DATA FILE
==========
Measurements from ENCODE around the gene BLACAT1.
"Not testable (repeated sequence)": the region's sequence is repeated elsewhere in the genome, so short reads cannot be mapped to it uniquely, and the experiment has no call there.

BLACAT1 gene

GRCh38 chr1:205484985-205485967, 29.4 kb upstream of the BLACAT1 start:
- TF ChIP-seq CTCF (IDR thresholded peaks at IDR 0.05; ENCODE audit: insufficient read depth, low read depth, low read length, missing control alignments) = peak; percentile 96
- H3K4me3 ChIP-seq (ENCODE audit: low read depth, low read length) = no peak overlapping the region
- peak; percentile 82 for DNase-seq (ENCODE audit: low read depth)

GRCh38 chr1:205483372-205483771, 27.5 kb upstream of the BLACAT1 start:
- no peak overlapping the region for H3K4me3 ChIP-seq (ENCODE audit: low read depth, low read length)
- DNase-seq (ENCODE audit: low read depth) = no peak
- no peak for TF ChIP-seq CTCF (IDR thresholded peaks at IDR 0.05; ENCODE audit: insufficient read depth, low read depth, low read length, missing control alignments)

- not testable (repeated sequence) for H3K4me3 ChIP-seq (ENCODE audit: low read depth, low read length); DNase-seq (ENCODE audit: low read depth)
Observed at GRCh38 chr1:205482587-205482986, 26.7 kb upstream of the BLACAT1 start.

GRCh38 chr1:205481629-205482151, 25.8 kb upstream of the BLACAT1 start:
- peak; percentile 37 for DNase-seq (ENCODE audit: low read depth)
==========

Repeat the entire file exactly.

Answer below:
Measurements from ENCODE around the gene BLACAT1.
"Not testable (repeated sequence)": the region's sequence is repeated elsewhere in the genome, so short reads cannot be mapped to it uniquely, and the experiment has no call there.

BLACAT1 gene

GRCh38 chr1:205484985-205485967, 29.4 kb upstream of the BLACAT1 start:
- TF ChIP-seq CTCF (IDR thresholded peaks at IDR 0.05; ENCODE audit: insufficient read depth, low read depth, low read length, missing control alignments) = peak; percentile 96
- H3K4me3 ChIP-seq (ENCODE audit: low read depth, low read length) = no peak overlapping the region
- peak; percentile 82 for DNase-seq (ENCODE audit: low read depth)

GRCh38 chr1:205483372-205483771, 27.5 kb upstream of the BLACAT1 start:
- no peak overlapping the region for H3K4me3 ChIP-seq (ENCODE audit: low read depth, low read length)
- DNase-seq (ENCODE audit: low read depth) = no peak
- no peak for TF ChIP-seq CTCF (IDR thresholded peaks at IDR 0.05; ENCODE audit: insufficient read depth, low read depth, low read length, missing control alignments)

- not testable (repeated sequence) for H3K4me3 ChIP-seq (ENCODE audit: low read depth, low read length); DNase-seq (ENCODE audit: low read depth)
Observed at GRCh38 chr1:205482587-205482986, 26.7 kb upstream of the BLACAT1 start.

GRCh38 chr1:205481629-205482151, 25.8 kb upstream of the BLACAT1 start:
- peak; percentile 37 for DNase-seq (ENCODE audit: low read depth)